Skip to main content

Blackwood by Michael Farris Smith

In Blackwood, Michael Farris Smith takes us down a creepy, kudzu-covered trail where a vicious predator prowls, and sometimes the truth seems better unseen.

The best times in Red Bluff, Mississippi, are long gone. Vacant and crumbling, the town’s offer of free housing fails to attract anyone, except for Colburn, a sculptor and drifter who lived in Red Bluff long ago.

As a child, Colburn experienced the horrific trauma of witnessing his father’s death. But as the story unfolds, the events leading to his father’s demise deliver a series of gut punches that are nearly impossible to shake off.

Smith weaves the fatalistic tale with sensitivity but leaves us unsettled. As we read Colburn’s painful ruminations, echoed by a rotting house smothered in kudzu, we learn of his despair. His loneliness. His unshakeable fear that reminds him he’s alive.

Psychic threads connect the characters like tangled vines. Colburn and the boy pay retribution to their miserable fathers. Savage human and animal killers take innocent lives. Everyone in Red Bluff aches.

A desperate story like Blackwood needs skilled prose, and fortunately, Smith delivers. Measured and poetic, he emerges as a master of the southern gothic, a superb storyteller eliciting tears and compassion.

Blackwood will haunt me for a long time.


Popular posts from this blog

Love Lifted Me | #365 Prompts

LOVE LIFTED ME We’d practiced "Love Lifted Me" in GAs until it sounded reasonably good. Well, Anna sounded good. I suppose it was expected since she was the preacher’s daughter and honestly blessed with an angelic voice. She carried any number the trio performed. This time, however, it was a quartet. The choir director had reluctantly invited me to join—I guess she felt it was her moral duty to include me while knowing I couldn't sing.   But I would do for a Sunday night service when the pews were mostly empty. I wasn’t nervous really, even though I’d never sang in front of an audience. And I had forgotten about my bouts of hysteria. Now, these little fits weren’t debilitating. Just brief and inappropriate responses to stressful situations. Like when my dad fell from the ladder and caught his foot in the rung. He was swinging by his sickled ankle, and all I could do was laugh. He grew angry, livid even, screaming at me to help, but I rolled on the ground in hilarious conv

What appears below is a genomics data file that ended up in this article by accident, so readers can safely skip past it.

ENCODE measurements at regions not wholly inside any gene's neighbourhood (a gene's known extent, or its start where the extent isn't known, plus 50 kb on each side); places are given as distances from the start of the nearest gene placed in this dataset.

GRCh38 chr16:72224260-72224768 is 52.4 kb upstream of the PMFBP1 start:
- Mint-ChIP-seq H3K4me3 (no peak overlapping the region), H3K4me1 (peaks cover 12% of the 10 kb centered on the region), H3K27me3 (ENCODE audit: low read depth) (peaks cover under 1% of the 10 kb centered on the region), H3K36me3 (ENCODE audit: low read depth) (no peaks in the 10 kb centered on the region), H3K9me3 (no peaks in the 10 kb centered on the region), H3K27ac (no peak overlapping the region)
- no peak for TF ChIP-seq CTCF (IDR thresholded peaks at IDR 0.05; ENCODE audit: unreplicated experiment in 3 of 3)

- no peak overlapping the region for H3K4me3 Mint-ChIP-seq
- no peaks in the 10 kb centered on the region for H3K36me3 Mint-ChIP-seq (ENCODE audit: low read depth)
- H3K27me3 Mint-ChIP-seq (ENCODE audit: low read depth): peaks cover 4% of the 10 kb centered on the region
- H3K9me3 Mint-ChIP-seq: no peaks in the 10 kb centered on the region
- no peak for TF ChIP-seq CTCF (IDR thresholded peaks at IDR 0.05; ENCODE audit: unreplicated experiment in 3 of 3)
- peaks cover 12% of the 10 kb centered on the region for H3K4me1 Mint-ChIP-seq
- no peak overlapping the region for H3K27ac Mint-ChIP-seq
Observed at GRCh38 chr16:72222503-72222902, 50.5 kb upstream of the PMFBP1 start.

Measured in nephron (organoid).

Out of the Blue

Out of the blue and into the black describes the descent of a wildly dysfunctional family in this rambling, nihilistic film by Dennis Hopper. Don, a degenerate convict, pulses with Hopper’s dark charisma, devouring everything in his path. Kathy, his wife, numbs herself from the chaos with drugs and sex, leaving Cebe, their daughter, on her own to deal with the fallout. It doesn’t end well. Cebe, played by Linda Manz, seems to sneer at the brutal cards handed to her, but under that tough facade is a bruised child who craves the comfort and love that’s been absent in her life. Tragically, her signature walk, that strident march, leads her nowhere.


  WE BITE We walk the streets at night. Me and the dangerous dog. Staring them down, daring them down, in the crosshairs of a feral gaze. To whistles, catcalls (and just plain cats), we bare wet teeth.  They think it’s fear.  But really, it’s love.